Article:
Ph.D. Candidate, Department of Biology, University of Washington
I am broadly interested in behavioral and functional ecology. For my undergraduate honors thesis I used acoustic monitoring techniques to investigate how surrounding remnant natural vegetation, at both local and landscape scale, affects the activity of bats in vineyards. Bats are an incredibly diverse group of mammals, and yet many aspects of their ecology remain poorly understood.
In my dissertation research, I plan to use bats as a model system to study the role of behavioral specialization and plasticity in niche segregation and in shaping diverse communities. With myriad threats facing bat populations around the world, filling in these gaps is also critical to their conservation. I hope to create an interdisciplinary research program that will contribute to both to ecological theory and to help inform bat conservation.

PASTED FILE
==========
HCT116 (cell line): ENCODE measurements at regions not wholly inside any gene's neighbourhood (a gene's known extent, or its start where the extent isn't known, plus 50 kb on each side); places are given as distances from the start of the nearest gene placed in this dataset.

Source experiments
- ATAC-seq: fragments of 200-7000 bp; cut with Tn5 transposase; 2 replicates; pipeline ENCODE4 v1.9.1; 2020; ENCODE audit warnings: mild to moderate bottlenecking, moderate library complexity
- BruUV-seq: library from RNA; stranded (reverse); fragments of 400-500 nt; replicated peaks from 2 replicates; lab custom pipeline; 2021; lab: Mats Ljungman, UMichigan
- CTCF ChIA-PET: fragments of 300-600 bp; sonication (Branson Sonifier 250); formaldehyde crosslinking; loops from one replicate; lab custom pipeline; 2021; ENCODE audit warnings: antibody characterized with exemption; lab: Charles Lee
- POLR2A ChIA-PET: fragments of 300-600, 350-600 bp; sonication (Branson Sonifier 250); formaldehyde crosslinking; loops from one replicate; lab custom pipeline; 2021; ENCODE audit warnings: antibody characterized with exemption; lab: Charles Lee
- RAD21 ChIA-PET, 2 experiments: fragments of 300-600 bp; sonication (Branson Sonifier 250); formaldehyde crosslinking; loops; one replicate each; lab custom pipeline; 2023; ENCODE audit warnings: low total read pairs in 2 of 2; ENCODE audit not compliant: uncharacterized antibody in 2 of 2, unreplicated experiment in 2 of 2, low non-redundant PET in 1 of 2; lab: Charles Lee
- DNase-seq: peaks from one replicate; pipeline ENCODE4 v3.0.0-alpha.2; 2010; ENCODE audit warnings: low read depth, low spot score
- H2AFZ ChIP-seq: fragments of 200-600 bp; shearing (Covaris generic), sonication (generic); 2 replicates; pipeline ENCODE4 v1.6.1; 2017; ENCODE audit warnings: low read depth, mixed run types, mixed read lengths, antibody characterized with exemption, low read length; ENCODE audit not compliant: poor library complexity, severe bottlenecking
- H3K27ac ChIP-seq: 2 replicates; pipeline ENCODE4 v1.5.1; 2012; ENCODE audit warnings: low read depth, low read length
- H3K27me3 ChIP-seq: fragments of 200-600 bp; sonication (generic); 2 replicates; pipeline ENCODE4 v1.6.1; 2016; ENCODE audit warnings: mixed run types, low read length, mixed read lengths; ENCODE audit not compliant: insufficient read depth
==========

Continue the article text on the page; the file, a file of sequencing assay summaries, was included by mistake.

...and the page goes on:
Positions and Education:
2013-Present: Ph.D. Student, Department of Biology, University of Washington, Seattle, WA.
2013: B.S Conservation & Resource Studies, High Honors, University of California, Berkeley, CA.
2012-2013: Initiative for Maximizing Student Development, Research Scholar, Rosenblum Lab, University of California, Berkeley, CA.
2011: Environmental Leadership Pathways, Research Scholar, Altieri Lab, University of California, Berkeley, CA.